This summer was a time to regroup and reformat for the Sequim School District.
Its biggest project, a $300,000 remodel of the Sequim Community School's north-side 1979 addition, faces setbacks which tentatively will push the opening back to after Christmas break, rather than the original early September finish time.
John McAndie, maintenance and operations supervisor for the district, said last-minute change orders between contractors and the City of Sequim led to design issues.
The remodel transforms two rooms formerly housing SNAP, now called Mosaic, and the district maintenance storage area into six open-space classrooms for Olympic Peninsula Academy, which started school Sept. 11. Two more classrooms were created in the commons area, which still houses the district's base kitchen that provides food for OPA, Greywolf Elementary and Helen Haller Elementary.
Brian Lewis, business manager for the district, said none of OPA's equipment or furnishings were moved from their original classrooms in the portion of the Community School slated to close, just in case the remodel wasn't finished.
“It was an ambitious schedule and it's unfortunate we didn't meet that,” he said. “Thankfully, we had a backup plan.”
The school faced cooling and heating issues due to its age, and since the addition once housed the home economics and wood shop classes, it should have enough power for heat pumps, McAndie said.
Following the completed remodel, water and heat will be shut off in the rest of the building and rooms with no roof leaks will become storage.
McAndie said the new finish date of Dec. 15 allows staff to move OPA into the new space during the break.
Cost hasn't increased with the changes but McAndie said that could change going into colder months.
“We're still running the boiler and want to get the project completed before the depths of the heating season,” he said. “If we can get out of there by Thanksgiving, all the better.”
Finding the room
The school closure displaced the district’s developmental preschool to Helen Haller and the Sequim Alternative High School to two classrooms above the high school auditorium. Special Services staff are now in the administration building. Other non-district supported programs such as Head Start; Women, Infants and Children; First Teacher; and Peninsula College’s GED and English Language Learners programs are no longer housed in school district facilities.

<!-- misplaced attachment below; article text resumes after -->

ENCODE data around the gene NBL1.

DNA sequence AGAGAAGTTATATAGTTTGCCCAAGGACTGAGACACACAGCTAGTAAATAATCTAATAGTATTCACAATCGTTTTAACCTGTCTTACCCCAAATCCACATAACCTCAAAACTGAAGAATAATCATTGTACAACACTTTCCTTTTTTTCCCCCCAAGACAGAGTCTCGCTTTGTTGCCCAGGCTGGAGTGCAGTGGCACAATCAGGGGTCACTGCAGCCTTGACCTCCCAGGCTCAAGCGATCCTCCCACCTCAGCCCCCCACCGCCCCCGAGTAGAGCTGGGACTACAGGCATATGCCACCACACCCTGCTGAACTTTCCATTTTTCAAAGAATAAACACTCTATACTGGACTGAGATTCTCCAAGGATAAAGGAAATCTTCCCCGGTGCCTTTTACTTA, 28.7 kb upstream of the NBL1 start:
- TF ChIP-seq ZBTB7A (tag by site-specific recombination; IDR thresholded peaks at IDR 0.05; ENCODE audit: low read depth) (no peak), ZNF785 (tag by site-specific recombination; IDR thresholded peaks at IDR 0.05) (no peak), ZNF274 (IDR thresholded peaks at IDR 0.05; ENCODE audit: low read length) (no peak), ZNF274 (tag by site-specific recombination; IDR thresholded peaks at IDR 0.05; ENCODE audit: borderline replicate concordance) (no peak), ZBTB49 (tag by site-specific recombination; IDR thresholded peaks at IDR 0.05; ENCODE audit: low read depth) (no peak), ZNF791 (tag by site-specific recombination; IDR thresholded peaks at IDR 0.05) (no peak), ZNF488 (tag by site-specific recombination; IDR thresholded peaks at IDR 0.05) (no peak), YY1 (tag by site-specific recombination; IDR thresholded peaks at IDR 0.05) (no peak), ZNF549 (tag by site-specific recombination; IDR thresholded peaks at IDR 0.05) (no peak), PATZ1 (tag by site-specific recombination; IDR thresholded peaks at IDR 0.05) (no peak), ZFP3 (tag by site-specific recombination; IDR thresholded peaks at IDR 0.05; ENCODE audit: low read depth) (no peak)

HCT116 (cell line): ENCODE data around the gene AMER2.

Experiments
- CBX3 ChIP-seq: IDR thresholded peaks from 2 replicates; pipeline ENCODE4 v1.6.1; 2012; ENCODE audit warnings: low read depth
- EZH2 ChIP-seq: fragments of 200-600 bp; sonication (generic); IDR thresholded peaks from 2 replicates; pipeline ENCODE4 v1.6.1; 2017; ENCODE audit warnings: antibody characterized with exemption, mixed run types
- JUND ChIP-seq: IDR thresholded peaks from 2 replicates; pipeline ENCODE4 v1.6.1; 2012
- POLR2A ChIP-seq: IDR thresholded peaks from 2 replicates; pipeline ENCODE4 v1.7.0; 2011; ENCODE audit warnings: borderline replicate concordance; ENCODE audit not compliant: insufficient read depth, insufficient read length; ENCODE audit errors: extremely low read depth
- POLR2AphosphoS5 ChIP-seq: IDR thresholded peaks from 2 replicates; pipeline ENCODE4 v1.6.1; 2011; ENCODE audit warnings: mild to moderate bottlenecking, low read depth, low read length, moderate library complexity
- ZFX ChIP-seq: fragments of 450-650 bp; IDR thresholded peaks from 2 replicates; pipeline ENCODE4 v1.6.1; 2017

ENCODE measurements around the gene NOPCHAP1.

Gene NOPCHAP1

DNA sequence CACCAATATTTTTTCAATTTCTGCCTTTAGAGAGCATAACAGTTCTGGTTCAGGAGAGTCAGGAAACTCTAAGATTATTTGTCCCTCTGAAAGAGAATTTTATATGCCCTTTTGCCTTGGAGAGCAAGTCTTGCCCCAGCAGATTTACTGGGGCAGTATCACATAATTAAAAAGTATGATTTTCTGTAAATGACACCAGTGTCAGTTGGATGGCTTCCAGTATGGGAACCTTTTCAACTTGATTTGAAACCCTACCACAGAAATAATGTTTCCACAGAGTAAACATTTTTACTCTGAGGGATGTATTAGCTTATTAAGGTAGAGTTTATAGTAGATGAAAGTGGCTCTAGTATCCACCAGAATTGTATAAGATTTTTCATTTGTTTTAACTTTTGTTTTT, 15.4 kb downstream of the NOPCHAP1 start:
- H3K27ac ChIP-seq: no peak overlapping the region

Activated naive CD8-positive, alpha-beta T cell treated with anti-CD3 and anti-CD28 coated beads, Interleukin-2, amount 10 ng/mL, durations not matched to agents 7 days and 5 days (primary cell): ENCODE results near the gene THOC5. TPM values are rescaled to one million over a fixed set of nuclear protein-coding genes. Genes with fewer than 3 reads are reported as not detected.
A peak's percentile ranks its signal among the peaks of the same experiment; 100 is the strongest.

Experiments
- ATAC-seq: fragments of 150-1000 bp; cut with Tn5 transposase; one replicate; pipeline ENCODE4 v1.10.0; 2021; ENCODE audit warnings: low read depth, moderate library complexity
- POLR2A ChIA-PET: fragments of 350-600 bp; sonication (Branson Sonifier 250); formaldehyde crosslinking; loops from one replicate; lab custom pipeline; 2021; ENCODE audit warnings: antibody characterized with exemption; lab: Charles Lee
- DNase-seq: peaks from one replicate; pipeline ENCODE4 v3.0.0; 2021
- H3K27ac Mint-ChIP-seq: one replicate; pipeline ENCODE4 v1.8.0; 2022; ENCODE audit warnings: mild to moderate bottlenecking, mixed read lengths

Lewis said every classroom in the district is being used.
“The space we had, OPA and the Alternative High School absorbed it,” he said.
“Up until we closed the Community School (in June), we had a renter on site every day of the year.”
With the condensed space and the community using school space at high levels, Lewis said it's becoming more difficult for maintenance staff to do regular upkeep such as waxing gymnasium floors.
The district rents its facilities on a per-hour basis for parent, youth and/or teacher groups; youth nonprofit social, civic and recreation groups; nonprofits; and commercial and private-interest or profit-making groups.
Lewis said when staff consider the fee structure when renting space they try at least to cover costs for staff time and items like paper products.
“Students have to take priority,” Lewis said about who can use a space first.
The district evaluates its rates according to the cost of living and whether it increases. So far, Sequim's rental rates have remained the same for three years.
Lewis said there's some wearing down in some places, but it's hard to attribute each case to one group or another.
The facilities committee, which worked to find a solution for the Community School, is introducing new Superintendent Kelly Shea to the district's issues, Lewis said.
For now the closure of the Community School is a priority as the district looks to decommission it to prevent vandalism, possible fires and floods.
A cost estimate to demolish the school and remove an underground fuel tank is about $500,000, Lewis said, which might be on the high end depending on whether the tank is leaking and other factors.
On the horizon, the committee plans to work on a recommendation for either a bond levy paid for by property taxes or a capital projects fund levy that's short-term.
“We'll make a recommendation to the superintendent and then he makes a recommendation to the school board who has to vote to decide if to bring it to voters,” Lewis said.
The need for more classroom space could come from state mandates, too.
“By 2018, the state has said they are going to fund all-day kindergarten,” Lewis said. “If that happens, we'll have to add classrooms. Another reason to add classrooms would be if the district experienced substantial growth.”
This winter, the Sequim School Board will make a decision on whether or not to propose its maintenance and operations levy to voters that supports educational programs and extra teachers in classrooms. The 2012 levy rate is $1.27 per $1,000 of assessed valuation.
Lewis said there are other future issues: connecting Greywolf to a proposed sewer system in Carlsborg and the age of the district's existing schools.
Sequim Middle School was built in 1998 and Sequim High School added H-building and a cafeteria the same year but its A,B,C and D portions were built in 1967-1968 and E-building in 1972. Helen Haller, a 40-year-old building, installed a new heating system in the summer of 2010 and Greywolf Elementary was built in 1991.
McAndie said there are a lot of options to consider if the district needed space.
“More space would be good, but we're tailoring our classrooms to work now,” he said.